My hon. Friend was a very distinguished member of the inquiry. He probably knows rather more about the details of the preparation than even I do. I am most grateful to him for his suggestions. The Government are determined to develop alternatives to going to court. Mediation is certainly one. A range of other options are available to us. Anything that can reduce the cost and time taken in litigation must be welcomed.
Does the Minister agree that one of the consequences of the proposals is that the power of the state will be greatly increased? The system will involve discrimination by the state about which categories of litigation should command state support through legal aid.
In that context, the Minister made a differentiation in ring fencing housing cases but excluded, as an example, disputes between neighbours over boundaries. It is my experience that disputes over boundaries often involve the harassment of a person with no means by a neighbour with considerable means and a willingness to resort to litigation, which makes the life of the former a complete misery. How is the distinction between the two categories of housing and boundary disputes to be drawn?
If the hon. Member will forgive me for saying so, I did not entirely follow his reasoning about the power of the state. That may be my fault. I assure him that legal aid will continue to be available to those who wish to bring actions against the state in its various guises.
On neighbourhood disputes, the issue is not whether the state has an interest in determining who should or should not bring a case but whether it is possible to fund such a case—whether by legal aid or some other means. We are simply proposing—I hope that the hon. Member will respond to the consultation—that, in disputes between neighbours, particularly over where a fence should be or how much land is owned by one party or the other, a fund is available which allows such litigation to take place on the basis of conditional fees, rather than having to expend taxpayers' valuable and scarce resources on paying for such private disputes.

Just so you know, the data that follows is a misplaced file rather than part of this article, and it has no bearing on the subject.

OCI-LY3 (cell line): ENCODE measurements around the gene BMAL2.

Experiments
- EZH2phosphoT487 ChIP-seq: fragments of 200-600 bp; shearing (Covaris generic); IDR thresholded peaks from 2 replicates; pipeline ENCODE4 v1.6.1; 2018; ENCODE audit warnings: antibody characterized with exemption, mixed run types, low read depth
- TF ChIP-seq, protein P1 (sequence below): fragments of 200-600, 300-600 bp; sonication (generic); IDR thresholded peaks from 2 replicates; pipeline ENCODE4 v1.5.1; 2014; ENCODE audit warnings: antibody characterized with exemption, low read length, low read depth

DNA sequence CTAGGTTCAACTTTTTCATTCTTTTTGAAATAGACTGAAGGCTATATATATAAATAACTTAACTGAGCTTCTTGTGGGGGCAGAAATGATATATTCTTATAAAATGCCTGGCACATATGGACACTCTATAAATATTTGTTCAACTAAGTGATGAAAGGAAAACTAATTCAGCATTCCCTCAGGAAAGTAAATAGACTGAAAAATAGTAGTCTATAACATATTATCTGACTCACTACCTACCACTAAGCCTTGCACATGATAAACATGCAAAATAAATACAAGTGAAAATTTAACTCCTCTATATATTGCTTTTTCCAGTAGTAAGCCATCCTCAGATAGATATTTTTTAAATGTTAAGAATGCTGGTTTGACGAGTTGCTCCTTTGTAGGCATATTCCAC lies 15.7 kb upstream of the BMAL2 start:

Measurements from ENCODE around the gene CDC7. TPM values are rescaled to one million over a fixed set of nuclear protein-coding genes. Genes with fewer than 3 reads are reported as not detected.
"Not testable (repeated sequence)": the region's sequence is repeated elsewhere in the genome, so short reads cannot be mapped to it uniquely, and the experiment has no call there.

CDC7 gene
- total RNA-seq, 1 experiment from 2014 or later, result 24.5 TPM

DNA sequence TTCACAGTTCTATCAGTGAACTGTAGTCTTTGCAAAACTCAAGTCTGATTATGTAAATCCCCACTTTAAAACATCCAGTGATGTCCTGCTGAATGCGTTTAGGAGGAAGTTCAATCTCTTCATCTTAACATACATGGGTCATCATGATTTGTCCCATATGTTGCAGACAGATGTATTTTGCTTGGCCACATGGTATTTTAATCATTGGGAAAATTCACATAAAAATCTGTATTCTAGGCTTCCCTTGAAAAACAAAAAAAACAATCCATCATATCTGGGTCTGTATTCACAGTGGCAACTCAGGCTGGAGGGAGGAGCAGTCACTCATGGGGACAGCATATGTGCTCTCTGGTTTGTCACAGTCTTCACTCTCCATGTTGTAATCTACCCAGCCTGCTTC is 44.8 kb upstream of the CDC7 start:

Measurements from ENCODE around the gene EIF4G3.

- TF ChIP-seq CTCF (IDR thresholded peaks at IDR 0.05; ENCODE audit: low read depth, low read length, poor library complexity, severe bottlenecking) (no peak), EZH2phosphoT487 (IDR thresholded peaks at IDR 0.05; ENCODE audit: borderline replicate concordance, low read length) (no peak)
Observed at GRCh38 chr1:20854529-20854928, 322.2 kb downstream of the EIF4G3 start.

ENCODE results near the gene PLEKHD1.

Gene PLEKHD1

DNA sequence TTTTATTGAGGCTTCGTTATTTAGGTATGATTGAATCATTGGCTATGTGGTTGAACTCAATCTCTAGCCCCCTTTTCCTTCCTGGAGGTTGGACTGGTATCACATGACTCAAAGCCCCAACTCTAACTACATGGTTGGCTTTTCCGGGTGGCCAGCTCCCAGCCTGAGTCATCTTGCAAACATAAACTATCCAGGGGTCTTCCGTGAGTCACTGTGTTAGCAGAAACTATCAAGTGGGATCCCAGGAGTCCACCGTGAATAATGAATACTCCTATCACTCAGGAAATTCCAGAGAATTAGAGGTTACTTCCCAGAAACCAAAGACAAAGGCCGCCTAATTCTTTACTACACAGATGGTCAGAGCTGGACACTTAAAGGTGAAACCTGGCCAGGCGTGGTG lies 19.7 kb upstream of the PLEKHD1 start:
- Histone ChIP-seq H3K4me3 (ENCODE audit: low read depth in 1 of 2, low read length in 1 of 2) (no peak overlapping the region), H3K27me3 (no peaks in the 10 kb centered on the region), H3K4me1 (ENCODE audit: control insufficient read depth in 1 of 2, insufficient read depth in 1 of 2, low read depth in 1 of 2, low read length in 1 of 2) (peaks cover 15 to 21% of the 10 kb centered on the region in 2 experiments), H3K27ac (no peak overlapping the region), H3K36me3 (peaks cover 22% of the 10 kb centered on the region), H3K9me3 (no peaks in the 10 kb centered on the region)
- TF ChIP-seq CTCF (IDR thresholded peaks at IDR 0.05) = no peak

May I welcome my hon. Friend's statement? Those who have been involved professionally in this area know that radical reform to improve access to justice is long overdue. However, as I am sure that he would agree, difficult questions need to be resolved. Will any fixed costs under any fast track for litigation which may be developed take into account the fact that, to some extent, solicitors will be using successful cases to subsidise unsuccessful cases?
My hon. Friend knows that the question of fixed costs and the regime that will operate are subject to separate consultations. He has made his views on the matter known on previous occasions. We are still considering the results of that consultation, and will continue to do so before bringing specific proposals before Parliament.
On affordability, the Minister suggested that the figure of £150 or so, which would be way beyond the means of the poor, might be covered by some sort of further insurance for legal expenses. However, as the poor typically cannot afford to insure even the contents of their homes, would not taking out further insurance—unless they were forced to do so—be the last thing that they would think of doing?
I am sorry if I gave that impression to the hon. Gentleman. What, essentially, I would say about such cases is that there is no reason why innovative insurance products should not take up the cost of the up-front insurance—it is not always absolutely necessary for someone to pay the £150 in advance of litigation. Alternatively, there is no reason why a firm of lawyers, confident of the outcome, should not meet the cost of insurance in an appropriate case. I sought to explain that we expect partnerships to develop between lawyers and insurance companies, perhaps involving the banking sector, too, to allow such cases to go to court for such litigants.